Green Anaconda

This is believed to be the largest species of snake in the world, although it is difficult to gauge the length of gigantic snakes.

The scientific name of these snakes, Eunectes, means "good swimmer" and reflects their aquatic lifestyle. Besides capturing prey in the water, they will also grab animals that come to drink in the forest water holes, which they will kill by constriction. Anacondas can hunt in total darkness, thanks to heat-seeking pits along their lips, allowing them to detect the presence of warm-blooded prey. They can also pick up the sound of movement, even in water.

Compared to their huge bodies, green anacondas have small heads. Their bodies are covered in smooth olive scales, and they have black ovals on their backs. The males are smaller than the females. The young, born live from the mother, measure about 66 cm (26 in) at birth.

Distribution: South America, east of the Andes, occurring throughout the Amazon and Orinoco river basins, extending into the Guianas, usually encountered close to areas of water.

Habitat: Wetlands and flooded forests.

Weight: 107 - 250 kg (235 - 550 lb); females are much larger.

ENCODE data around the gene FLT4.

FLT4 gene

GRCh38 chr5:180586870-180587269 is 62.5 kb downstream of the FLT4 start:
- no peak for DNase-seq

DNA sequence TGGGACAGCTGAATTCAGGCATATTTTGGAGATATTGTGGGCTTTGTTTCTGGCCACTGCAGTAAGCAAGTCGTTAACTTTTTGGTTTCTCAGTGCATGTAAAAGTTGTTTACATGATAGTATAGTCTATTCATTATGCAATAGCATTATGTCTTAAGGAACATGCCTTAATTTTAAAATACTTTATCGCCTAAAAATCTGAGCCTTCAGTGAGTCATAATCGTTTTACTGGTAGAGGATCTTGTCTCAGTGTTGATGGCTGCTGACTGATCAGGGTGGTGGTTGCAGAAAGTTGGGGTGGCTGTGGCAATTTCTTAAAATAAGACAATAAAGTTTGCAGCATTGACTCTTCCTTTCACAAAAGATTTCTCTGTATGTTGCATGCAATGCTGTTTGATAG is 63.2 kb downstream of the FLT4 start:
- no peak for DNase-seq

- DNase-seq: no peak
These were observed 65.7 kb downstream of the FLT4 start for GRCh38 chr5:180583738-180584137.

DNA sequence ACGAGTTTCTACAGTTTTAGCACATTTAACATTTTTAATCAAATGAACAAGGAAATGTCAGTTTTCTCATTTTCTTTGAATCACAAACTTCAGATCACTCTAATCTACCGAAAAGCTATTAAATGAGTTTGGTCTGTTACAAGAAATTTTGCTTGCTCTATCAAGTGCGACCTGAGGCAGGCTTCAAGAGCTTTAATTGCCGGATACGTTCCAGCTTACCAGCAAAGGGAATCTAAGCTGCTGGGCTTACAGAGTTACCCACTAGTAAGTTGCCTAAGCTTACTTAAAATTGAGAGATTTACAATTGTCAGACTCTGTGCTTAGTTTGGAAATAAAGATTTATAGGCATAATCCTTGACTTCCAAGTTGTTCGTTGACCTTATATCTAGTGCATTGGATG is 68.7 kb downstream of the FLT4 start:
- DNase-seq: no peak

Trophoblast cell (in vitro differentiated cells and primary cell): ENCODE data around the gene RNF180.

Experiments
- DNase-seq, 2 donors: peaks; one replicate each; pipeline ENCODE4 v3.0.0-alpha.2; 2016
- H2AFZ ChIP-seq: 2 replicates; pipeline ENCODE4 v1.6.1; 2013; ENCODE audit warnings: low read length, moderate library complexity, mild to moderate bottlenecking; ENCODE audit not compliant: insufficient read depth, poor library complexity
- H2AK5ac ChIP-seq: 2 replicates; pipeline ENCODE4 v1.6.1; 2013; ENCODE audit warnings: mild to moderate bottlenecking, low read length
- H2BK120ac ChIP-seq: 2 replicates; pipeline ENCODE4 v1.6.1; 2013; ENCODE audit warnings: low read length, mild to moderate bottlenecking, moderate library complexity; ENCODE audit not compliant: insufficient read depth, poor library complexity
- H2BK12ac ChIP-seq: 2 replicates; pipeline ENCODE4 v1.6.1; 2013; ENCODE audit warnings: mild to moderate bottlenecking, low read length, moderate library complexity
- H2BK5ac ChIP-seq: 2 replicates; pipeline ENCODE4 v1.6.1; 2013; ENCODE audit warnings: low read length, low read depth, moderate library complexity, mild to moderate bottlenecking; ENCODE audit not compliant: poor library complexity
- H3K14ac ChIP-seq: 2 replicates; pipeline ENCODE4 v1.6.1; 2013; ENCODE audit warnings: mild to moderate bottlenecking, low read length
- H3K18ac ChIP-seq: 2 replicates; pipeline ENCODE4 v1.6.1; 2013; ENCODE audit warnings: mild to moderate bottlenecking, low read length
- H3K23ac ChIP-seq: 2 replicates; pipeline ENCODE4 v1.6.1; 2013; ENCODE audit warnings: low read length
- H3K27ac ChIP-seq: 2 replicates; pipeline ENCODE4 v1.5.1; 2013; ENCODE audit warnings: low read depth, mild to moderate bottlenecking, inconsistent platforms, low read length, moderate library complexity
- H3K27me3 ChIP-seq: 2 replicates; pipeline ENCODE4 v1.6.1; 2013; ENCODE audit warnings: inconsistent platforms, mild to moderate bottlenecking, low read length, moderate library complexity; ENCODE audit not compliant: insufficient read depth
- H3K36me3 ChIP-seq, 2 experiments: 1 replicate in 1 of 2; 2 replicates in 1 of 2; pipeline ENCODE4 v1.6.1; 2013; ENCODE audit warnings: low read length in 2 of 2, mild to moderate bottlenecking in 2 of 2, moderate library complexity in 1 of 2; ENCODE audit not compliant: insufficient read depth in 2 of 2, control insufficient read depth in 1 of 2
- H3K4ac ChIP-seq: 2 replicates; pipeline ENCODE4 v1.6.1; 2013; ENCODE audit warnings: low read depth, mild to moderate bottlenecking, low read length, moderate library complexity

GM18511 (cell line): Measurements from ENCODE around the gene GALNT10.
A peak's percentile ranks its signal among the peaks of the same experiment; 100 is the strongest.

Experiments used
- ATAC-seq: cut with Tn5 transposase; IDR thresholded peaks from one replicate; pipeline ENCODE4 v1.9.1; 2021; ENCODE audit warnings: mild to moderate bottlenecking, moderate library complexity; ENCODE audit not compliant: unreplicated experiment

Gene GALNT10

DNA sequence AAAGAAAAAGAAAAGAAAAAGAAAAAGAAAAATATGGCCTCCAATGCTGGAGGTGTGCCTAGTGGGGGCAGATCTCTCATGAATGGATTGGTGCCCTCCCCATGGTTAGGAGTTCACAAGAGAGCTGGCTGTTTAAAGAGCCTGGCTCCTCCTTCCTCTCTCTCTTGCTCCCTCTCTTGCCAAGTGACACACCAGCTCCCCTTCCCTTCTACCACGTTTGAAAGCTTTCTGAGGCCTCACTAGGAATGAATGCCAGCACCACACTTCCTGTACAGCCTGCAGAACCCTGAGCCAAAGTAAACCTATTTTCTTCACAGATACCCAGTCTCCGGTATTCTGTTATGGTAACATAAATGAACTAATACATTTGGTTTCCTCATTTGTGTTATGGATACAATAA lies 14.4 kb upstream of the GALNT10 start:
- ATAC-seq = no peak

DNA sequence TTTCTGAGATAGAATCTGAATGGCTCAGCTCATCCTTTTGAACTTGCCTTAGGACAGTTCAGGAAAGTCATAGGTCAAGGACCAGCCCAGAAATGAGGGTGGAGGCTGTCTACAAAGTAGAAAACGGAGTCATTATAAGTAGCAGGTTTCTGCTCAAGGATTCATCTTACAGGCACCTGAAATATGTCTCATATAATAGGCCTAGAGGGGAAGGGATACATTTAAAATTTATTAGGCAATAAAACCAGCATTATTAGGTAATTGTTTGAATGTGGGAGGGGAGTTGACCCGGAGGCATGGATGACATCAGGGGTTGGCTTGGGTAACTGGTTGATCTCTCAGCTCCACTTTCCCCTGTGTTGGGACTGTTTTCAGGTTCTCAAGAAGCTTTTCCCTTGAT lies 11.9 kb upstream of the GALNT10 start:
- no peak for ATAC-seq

Length: Average 6 m (20 ft), but much bigger individuals have been recorded.

Maturity: Females 3 years; males 18 months.

Gestation Period: 6 - 7 months.

Breeding: 20 - 100.

Food: Large fish, crocodilians, deer, monkeys, occasionally humans.

Lifespan: 10 - 30 years.

Status: Common.


The green anaconda's appearance helps conceal its presence. The underparts are yellowish.


The bones in the skull are relatively flexible. This helps the snake to swallow large prey.


The black blotches on these snakes are variable, enabling individuals to be distinguished.


Present near the tail, these aid mating. They are actually the vestigial remains of the hind limbs.


Female green anacondas will not feed while carrying their eggs, although they may have killed and eaten the male after mating.

These snakes have 100 backward-pointing teeth in their jaws, with more running across the roof of the mouth.

Gallery of Green Anaconda